Improvisation

Improvisation

So I’ve been playing fiddle and piano accordion for years. I can play many tunes of a few different genres of music but recently I have come to notice that being able to improvise and jam and create something out of nothing is something that is lacking. I am only able to play music that I have actively learnt and that other people have wrote. I have a lot of friends who are excellent at improvisation, and sometimes it’s so great to hear some of them just start singing and playing music about a funny song on some random thing in the room. I always really regret not being able to join in.

I have a good ear and can read music. But how can I improve my jamming/improvisation skills? I’d love to be able to make off the cuff melodies with the fiddle or know how to back any tune with chords. I have a decent understanding of music theory but could definitely do well to learn more about different chord progressions and arpeggios and whatnot. I’m not really sure anyways and I hope my general question is clear enough! Any advice, tips, types of practice, etc all very much welcome. Thank you!

Re: Improvisation

I think improvisation really comes from learning to play by ear. Improvisation, essentially, is being able to play what you hear in your head. For me, learning tunes by memorizing how they go first (like I can sing/hum them) and then picking out the notes on whatever instrument, has been the most helpful. I think this method leads to the greatest return, since you learn to immediately translate what you hear in your head to your fingers, rather than trying to go through the extra step of intellectualizing the theory behind it, chord progressions etc.

A lot of people here argue quality over quantity, but really, the more tunes you learn by ear, the better you learn your instrument, and the more proficient your ear becomes.

I have noticed, since I’ve been obsessively immersed in tunes, that lately if I happen to hear pop music on the radio, I am automatically translating the melody through at ITM lens, and sensing how it would go on the fiddle, if it were a tune. Kind of hard to explain, but I think it’s changed the way my brain interprets music.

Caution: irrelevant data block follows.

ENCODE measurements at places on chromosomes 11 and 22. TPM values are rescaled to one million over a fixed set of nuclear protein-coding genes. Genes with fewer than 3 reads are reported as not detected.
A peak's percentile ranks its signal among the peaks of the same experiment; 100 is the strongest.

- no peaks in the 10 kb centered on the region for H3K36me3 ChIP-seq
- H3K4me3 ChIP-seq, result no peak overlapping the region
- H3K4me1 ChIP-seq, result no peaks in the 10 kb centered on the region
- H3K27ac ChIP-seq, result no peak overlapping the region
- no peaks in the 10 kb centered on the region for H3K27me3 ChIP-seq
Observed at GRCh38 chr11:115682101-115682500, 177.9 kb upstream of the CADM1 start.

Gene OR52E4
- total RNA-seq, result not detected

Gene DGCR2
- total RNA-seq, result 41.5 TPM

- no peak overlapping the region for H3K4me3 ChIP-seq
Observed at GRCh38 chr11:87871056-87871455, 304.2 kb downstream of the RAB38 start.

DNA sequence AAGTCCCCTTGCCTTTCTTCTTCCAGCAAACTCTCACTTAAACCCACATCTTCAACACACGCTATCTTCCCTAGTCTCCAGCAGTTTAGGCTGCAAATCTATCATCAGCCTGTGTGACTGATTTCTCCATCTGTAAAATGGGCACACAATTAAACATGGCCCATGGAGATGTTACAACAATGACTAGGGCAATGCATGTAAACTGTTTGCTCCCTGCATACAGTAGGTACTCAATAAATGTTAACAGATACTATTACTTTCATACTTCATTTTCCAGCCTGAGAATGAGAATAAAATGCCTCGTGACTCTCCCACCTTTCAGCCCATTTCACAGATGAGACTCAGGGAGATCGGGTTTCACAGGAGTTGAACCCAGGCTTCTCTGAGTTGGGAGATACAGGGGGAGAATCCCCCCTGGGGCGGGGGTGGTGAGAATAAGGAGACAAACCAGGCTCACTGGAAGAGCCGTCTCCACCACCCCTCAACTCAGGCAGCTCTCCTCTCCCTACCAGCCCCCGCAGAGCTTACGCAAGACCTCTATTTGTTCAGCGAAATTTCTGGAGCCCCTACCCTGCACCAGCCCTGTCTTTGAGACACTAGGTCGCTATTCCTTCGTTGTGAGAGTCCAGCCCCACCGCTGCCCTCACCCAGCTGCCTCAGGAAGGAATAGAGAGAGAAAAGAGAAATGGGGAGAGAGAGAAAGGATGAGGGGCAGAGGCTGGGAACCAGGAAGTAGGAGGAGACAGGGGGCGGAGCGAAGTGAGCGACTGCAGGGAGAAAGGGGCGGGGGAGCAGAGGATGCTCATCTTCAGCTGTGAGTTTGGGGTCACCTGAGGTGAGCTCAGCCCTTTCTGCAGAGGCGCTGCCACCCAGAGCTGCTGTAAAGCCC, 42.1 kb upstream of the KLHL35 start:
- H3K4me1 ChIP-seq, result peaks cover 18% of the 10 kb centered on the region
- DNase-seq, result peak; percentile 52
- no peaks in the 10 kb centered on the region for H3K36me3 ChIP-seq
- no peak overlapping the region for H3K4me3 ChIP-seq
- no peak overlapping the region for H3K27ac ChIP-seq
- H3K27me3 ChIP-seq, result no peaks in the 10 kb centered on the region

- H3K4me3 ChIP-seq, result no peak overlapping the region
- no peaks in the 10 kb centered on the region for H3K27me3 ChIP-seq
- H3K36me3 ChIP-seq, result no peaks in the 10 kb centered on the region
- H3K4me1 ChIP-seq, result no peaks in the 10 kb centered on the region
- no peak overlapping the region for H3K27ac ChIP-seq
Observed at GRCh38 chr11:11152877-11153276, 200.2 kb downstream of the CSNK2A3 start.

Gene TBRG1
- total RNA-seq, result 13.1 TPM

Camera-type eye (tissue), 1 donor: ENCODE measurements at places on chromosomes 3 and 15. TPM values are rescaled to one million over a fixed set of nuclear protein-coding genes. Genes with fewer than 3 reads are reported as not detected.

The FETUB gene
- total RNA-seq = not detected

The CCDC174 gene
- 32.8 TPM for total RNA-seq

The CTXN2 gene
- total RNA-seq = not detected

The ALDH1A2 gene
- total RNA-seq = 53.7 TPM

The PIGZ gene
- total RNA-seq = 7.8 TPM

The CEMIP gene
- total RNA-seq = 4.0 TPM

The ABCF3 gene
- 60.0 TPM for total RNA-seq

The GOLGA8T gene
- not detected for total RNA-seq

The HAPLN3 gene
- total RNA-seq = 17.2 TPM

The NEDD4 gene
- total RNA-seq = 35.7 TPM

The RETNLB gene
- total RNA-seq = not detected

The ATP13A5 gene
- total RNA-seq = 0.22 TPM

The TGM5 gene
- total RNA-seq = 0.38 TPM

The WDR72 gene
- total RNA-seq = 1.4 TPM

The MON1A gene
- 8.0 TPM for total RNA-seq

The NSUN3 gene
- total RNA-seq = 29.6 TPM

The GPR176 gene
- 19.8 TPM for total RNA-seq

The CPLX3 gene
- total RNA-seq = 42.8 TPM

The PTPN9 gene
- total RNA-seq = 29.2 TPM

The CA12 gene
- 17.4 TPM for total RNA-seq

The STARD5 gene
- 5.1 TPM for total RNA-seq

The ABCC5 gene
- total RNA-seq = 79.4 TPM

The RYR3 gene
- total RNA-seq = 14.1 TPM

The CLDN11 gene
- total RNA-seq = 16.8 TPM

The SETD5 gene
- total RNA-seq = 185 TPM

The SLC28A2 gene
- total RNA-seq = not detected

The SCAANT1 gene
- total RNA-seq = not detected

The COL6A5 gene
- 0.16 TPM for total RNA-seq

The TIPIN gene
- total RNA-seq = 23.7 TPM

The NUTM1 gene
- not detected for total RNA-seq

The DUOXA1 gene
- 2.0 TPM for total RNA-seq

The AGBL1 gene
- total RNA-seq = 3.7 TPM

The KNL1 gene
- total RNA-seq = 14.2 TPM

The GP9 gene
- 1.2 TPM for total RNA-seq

Re: Improvisation

Try noodling around with arpeggios and little melodic riffs and devices in a blues form on the accordian. Same with fiddle, however (piano) accordian is a natural and very effective improvising machine; a simple rhythmic figure in the left hand is powerful motif, and play some simple right-hand melody or comping, patterns, whatever on top of that groove. Zydeco, boogie woogie, fats domino, professor longhair, rock ‘n roll. I’ve been into brazilian forro and such lately - get the rhythmic feel and you can easily execute effective dance music, etc, which can give you a platform to riff on. I find it inspiring. I do somewhat like this with gypsy stuff too. I love the powerful rhythmic capacity of accordian.

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Re: Improvisation

I wouldn’t really say that improvising comes from learning to play by ear. Improvising, in a sense, is a different skill. Where playing by ear is the ability to interpret what you hear and deliver it on your instrument; Improvising in the ability creatively and artistically modulate what you’re playing. Improvising is that, "playing a tune differently every time.". Ornaments are improvising. Playing an octave lower/higher is improvising. Lengthening and shortening some notes, phrases, or cadences. Leaving out or adding notes. Also, you’re not always improvising when you’re playing by ear. You can learn a tune by ear note for note, and play it note for note.